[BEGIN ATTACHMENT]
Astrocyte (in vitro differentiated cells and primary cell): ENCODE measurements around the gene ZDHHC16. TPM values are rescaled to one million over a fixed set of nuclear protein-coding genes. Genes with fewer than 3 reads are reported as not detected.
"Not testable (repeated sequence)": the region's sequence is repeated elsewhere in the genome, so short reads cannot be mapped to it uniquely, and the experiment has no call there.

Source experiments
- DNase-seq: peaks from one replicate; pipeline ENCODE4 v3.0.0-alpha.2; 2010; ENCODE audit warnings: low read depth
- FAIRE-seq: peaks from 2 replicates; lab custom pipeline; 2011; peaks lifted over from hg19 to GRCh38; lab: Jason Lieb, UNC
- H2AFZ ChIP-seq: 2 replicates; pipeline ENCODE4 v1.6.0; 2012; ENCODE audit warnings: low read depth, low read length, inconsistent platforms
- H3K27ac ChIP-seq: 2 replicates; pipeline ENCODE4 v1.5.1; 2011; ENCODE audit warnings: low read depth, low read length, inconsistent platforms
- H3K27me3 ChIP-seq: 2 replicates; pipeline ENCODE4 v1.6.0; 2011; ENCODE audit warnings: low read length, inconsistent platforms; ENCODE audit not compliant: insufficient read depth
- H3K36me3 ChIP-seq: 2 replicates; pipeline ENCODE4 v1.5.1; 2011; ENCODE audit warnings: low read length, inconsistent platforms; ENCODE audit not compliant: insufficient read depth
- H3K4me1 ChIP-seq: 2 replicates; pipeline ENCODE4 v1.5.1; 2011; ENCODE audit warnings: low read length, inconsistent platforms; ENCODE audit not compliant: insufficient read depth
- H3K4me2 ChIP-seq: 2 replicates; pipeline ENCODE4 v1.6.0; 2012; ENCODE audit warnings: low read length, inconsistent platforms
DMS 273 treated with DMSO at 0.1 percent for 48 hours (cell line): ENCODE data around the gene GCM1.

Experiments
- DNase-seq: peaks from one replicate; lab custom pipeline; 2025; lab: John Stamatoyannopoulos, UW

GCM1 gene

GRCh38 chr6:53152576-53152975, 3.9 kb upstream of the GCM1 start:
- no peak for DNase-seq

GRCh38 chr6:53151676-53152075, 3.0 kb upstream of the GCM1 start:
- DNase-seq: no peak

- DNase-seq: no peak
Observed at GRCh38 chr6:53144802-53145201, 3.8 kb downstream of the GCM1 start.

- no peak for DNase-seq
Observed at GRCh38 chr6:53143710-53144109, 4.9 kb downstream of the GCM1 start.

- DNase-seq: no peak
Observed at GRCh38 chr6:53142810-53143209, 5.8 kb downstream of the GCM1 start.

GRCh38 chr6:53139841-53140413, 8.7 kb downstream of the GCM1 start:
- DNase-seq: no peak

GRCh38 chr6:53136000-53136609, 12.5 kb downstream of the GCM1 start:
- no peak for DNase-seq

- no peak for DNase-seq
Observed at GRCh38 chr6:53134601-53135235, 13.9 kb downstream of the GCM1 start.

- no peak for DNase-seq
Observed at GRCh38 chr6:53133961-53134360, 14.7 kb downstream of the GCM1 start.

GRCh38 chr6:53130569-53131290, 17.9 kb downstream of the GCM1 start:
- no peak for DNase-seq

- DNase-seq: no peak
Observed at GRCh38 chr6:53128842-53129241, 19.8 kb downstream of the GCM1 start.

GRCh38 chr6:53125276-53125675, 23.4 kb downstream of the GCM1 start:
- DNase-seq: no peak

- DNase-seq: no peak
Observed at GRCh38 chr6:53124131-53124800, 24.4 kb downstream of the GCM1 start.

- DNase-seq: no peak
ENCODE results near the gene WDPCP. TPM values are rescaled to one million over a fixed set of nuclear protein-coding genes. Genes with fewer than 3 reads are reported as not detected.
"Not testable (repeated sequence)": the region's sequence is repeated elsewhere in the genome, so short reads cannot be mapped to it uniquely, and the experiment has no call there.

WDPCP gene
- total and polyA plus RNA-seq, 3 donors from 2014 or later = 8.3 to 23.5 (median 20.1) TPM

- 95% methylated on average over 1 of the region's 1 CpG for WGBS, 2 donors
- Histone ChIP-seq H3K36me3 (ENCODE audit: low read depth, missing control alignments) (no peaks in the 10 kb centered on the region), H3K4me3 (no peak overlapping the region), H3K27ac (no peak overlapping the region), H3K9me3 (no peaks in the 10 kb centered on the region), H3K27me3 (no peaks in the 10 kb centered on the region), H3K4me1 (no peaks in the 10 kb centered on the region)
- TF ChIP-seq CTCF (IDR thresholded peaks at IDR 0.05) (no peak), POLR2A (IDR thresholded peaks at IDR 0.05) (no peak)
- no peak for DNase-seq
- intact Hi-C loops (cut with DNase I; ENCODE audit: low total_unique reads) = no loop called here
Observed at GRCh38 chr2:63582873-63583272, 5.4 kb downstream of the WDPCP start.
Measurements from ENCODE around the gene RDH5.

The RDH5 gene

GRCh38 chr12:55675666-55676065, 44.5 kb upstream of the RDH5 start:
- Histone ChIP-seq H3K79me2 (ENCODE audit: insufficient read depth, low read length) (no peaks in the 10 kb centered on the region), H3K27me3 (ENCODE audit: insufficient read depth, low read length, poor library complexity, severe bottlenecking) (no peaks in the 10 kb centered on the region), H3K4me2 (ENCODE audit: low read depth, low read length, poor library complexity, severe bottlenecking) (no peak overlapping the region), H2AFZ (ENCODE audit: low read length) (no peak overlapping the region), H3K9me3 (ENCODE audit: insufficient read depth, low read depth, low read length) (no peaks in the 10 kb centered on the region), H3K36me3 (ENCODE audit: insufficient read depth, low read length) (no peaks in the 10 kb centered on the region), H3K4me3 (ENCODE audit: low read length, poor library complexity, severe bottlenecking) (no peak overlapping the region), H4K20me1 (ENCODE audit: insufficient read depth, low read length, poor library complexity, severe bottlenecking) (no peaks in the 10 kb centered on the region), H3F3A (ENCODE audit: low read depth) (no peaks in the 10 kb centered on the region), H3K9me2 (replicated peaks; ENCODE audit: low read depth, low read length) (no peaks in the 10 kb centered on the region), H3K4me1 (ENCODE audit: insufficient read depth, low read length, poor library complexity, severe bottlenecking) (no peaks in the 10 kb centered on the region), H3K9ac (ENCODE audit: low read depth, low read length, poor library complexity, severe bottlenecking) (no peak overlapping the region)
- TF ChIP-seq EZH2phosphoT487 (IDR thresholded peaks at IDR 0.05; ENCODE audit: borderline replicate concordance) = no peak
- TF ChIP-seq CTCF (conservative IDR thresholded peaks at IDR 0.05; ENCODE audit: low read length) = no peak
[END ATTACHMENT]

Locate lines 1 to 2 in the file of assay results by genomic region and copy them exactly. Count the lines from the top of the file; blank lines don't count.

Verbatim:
Astrocyte (in vitro differentiated cells and primary cell): ENCODE measurements around the gene ZDHHC16. TPM values are rescaled to one million over a fixed set of nuclear protein-coding genes. Genes with fewer than 3 reads are reported as not detected.
"Not testable (repeated sequence)": the region's sequence is repeated elsewhere in the genome, so short reads cannot be mapped to it uniquely, and the experiment has no call there.